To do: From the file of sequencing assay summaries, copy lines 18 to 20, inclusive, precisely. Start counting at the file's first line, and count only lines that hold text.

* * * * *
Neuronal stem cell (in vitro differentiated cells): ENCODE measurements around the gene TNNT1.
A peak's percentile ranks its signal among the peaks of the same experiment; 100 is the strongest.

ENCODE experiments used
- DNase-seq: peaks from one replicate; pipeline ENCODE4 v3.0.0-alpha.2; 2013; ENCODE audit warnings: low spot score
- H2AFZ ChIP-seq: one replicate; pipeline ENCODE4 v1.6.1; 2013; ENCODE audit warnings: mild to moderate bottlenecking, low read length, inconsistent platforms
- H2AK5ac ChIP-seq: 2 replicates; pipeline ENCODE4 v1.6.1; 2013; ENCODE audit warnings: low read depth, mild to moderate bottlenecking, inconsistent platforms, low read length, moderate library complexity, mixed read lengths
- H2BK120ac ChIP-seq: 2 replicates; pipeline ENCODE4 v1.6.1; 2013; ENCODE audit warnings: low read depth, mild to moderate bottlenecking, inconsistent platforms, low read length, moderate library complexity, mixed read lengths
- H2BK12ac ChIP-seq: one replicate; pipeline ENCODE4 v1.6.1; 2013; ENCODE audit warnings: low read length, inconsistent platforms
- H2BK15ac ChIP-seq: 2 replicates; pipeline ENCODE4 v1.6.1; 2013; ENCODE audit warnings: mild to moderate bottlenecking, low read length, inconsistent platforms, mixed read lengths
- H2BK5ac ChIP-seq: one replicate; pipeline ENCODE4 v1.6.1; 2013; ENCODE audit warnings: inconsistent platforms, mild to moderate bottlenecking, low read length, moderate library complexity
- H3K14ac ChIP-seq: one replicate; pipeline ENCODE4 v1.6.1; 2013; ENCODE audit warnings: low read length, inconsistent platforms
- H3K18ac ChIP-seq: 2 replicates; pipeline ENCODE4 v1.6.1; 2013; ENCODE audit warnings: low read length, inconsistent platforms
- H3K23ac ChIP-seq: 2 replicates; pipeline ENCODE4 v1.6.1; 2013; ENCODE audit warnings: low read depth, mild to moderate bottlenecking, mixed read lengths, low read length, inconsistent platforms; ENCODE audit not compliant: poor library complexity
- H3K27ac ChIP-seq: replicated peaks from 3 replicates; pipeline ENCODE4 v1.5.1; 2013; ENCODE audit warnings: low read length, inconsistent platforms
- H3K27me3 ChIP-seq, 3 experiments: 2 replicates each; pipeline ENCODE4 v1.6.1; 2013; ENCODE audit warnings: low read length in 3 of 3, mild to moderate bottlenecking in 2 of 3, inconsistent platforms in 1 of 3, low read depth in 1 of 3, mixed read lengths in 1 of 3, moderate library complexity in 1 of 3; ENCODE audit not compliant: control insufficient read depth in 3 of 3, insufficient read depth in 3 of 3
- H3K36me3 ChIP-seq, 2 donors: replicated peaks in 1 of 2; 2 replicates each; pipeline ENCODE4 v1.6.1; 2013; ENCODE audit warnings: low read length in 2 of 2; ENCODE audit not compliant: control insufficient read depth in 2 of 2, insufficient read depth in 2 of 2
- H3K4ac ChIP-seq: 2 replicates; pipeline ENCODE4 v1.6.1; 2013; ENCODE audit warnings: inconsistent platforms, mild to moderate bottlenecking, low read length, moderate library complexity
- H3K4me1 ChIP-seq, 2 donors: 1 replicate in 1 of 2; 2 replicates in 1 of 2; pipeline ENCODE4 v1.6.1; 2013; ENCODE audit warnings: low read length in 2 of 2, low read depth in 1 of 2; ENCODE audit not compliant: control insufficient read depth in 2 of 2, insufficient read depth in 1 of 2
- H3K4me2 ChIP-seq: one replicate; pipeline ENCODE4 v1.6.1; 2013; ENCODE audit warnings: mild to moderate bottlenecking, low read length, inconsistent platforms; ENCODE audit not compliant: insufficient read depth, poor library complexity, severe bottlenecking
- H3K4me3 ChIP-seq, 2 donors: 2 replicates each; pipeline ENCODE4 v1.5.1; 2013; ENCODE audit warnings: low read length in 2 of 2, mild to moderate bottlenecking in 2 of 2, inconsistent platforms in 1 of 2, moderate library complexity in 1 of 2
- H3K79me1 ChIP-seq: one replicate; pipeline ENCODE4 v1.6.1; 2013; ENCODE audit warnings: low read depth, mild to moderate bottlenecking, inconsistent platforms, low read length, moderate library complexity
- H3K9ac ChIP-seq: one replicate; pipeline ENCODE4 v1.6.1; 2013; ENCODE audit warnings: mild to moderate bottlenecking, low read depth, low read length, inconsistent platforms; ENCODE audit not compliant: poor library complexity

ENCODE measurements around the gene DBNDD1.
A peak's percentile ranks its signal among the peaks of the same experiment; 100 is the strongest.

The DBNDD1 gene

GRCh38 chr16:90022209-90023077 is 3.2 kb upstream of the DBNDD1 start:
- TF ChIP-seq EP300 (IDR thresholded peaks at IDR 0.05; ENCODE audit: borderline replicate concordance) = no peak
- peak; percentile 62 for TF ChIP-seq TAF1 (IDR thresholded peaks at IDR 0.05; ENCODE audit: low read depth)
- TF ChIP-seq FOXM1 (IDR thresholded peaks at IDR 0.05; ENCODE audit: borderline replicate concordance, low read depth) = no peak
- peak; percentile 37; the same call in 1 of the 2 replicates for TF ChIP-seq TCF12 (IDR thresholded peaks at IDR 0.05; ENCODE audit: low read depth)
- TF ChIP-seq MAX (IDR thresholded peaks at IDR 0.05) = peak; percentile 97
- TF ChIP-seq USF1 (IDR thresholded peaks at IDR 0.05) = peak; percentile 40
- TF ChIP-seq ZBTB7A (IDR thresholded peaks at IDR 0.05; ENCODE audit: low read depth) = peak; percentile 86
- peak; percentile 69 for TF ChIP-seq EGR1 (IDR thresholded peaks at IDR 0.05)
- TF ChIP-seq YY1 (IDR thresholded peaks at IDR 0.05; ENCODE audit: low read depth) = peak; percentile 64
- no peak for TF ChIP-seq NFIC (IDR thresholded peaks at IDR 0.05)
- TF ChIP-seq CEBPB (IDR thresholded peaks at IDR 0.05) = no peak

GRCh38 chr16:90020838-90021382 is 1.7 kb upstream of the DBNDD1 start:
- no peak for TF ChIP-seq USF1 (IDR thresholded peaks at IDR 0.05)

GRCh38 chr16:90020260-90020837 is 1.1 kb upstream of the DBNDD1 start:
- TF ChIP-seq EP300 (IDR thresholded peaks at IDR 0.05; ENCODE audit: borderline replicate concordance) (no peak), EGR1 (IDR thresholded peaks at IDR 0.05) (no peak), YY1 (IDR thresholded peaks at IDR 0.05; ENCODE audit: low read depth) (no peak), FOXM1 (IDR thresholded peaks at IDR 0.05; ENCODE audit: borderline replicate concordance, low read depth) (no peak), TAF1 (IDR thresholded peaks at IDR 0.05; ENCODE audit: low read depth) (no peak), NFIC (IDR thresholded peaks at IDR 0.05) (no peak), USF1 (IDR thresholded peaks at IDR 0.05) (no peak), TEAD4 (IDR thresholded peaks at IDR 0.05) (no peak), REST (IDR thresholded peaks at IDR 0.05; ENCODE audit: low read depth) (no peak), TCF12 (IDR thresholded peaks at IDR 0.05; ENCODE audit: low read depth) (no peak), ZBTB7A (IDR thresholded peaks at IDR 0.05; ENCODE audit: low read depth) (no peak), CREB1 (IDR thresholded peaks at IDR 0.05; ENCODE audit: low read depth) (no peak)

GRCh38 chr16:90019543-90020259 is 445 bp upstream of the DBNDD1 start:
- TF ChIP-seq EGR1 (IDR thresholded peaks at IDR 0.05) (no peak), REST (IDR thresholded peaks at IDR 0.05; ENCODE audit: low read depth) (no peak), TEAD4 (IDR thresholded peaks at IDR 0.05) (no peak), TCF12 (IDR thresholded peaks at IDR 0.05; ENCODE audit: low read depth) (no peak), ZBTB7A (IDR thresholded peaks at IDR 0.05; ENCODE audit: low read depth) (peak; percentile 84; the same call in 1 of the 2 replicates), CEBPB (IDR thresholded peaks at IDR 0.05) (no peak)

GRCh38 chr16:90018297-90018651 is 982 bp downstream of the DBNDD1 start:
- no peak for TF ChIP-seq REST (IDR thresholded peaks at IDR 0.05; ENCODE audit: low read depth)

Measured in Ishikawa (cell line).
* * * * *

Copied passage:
- H3K4me1 ChIP-seq, 2 donors: 1 replicate in 1 of 2; 2 replicates in 1 of 2; pipeline ENCODE4 v1.6.1; 2013; ENCODE audit warnings: low read length in 2 of 2, low read depth in 1 of 2; ENCODE audit not compliant: control insufficient read depth in 2 of 2, insufficient read depth in 1 of 2
- H3K4me2 ChIP-seq: one replicate; pipeline ENCODE4 v1.6.1; 2013; ENCODE audit warnings: mild to moderate bottlenecking, low read length, inconsistent platforms; ENCODE audit not compliant: insufficient read depth, poor library complexity, severe bottlenecking
- H3K4me3 ChIP-seq, 2 donors: 2 replicates each; pipeline ENCODE4 v1.5.1; 2013; ENCODE audit warnings: low read length in 2 of 2, mild to moderate bottlenecking in 2 of 2, inconsistent platforms in 1 of 2, moderate library complexity in 1 of 2